Switch Statement in Java

As if-else statement tells your program to execute a certain section of code only if a particular test evaluates to true or false, the Java switch statement can have multiple possible execution paths.

A switch works with the –

  • primitive data types e.g. byte, short, char, and int
  • wrapper classes e.g. Character, Byte, Short, and Integer
  • enumerated types (added in java 5)
  • String class (added in java 7)

1. Java switch statement syntax

The general form of a switch statement is –

switch (switch-expression) 
{
        case label-1:
                statements;
 		break;

        case label-2:
                statements;
 		break;

        case label-3:
                statements;
 		break;

        default:
                statements;
}

Here label-1, label-2, etc. are “compile-time constant expressions” (the value of the labels must be known at compile time).

We can achieve the similar functionality with nested if-else blocks, but switch statement is more readable and clean.

2. Java switch statement execution flow

A switch statement is evaluated as follows:

  1. The switch-expression is evaluated.
  2. If the value of the switch-expression matches a case label, the execution starts from the matched case label and executes all statements until the break statement is encountered.
  3. If the value of the switch-expression does not match a case label, execution starts at the statement following the optional default label and continues until the end of the switch statement or the break statement is encountered.

You can easily make out that the use of a break statement inside the default label is not necessary because the default label is the last label in the switch statement and the execution of the switch statement will stop after that anyway.

3. Expression values must be in range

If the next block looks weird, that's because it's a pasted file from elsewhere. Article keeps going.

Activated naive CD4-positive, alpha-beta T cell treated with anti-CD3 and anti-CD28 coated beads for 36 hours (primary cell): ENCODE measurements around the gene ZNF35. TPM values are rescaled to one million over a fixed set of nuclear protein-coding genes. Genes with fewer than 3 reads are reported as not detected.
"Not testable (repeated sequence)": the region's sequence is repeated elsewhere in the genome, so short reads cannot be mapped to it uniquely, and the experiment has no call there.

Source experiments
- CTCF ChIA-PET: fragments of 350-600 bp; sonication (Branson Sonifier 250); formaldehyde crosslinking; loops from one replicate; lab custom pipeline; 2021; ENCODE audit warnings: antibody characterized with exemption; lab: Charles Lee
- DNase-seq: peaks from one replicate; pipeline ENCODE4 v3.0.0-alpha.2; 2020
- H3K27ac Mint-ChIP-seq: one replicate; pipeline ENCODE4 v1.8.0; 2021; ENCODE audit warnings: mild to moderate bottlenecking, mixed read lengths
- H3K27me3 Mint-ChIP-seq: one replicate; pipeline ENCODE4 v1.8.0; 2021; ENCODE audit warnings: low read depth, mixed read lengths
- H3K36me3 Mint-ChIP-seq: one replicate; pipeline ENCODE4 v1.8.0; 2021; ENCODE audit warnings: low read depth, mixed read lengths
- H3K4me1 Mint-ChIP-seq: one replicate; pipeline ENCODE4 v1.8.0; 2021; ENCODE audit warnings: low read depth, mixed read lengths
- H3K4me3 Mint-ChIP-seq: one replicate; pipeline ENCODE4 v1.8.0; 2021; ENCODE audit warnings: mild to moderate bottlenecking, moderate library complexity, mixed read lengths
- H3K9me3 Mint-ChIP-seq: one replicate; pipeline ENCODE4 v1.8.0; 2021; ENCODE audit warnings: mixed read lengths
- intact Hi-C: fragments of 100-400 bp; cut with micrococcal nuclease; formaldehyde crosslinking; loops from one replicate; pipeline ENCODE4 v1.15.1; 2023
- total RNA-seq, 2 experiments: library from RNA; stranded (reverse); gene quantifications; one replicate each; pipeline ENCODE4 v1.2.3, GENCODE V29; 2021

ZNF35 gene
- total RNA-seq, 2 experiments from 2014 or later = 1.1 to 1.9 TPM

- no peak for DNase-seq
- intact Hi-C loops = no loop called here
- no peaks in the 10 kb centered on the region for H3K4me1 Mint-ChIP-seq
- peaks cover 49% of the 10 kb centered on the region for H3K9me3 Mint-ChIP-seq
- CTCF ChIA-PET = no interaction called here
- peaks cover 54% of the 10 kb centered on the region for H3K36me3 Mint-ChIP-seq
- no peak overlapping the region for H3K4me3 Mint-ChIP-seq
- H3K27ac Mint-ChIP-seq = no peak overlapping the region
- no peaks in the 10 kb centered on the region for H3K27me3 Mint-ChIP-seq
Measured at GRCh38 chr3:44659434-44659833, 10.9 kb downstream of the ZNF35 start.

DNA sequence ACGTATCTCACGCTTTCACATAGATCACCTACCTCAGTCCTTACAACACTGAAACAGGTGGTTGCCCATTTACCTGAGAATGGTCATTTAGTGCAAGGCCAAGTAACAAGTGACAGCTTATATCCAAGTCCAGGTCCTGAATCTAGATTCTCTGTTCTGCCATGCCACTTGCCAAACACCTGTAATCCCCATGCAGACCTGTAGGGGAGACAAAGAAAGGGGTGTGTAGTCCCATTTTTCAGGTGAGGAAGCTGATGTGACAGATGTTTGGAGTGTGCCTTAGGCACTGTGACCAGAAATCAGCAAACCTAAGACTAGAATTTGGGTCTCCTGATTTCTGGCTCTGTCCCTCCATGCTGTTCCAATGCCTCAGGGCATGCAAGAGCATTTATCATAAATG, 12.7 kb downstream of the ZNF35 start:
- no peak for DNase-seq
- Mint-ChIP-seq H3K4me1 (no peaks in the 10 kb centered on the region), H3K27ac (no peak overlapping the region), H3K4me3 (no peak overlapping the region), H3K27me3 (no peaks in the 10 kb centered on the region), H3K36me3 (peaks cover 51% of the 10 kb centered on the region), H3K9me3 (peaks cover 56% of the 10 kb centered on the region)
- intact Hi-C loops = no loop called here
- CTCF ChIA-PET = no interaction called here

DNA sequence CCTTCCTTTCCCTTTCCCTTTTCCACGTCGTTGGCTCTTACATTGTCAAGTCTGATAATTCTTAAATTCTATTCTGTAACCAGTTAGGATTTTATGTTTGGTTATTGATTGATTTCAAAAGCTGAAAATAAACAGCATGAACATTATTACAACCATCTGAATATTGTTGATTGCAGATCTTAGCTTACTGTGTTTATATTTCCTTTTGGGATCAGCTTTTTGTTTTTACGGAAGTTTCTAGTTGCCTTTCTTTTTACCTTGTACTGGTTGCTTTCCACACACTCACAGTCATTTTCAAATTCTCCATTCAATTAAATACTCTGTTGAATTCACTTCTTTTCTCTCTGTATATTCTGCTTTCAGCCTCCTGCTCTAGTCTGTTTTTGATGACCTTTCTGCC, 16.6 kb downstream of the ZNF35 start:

Please note that the value of the constant expressions used as the case labels must be in the range of the data type of switch-expression.

The range of the byte data type in Java is -128 to 127, so the following code would not compile because the second case label is 150, which is outside the range of the byte data type:

byte b = 10;
switch (b) {
        case 5:
                b++;
                break;

        case 150:       // A compile-time error. 150 is greater than 127
                b--;
                break;

        default:
                b = 0;
}

4. Distinct labels

Another important point to note is that two case labels in a switch statement cannot be the same. The following piece of code would not compile because case label 10 is repeated:

int num = 10;
switch (num) {
        case 10:
                num++;
                break;

        case 10: // A compile-time error. Duplicate case label 10
                num--;
                break;

        default:
                num = 100;
}

That’s all for switch statement in java.

Happy Learning !!

Read More : Java Control Statements

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HowToDoInJava

A blog about Java and its related technologies, the best practices, algorithms, interview questions, scripting languages, and Python.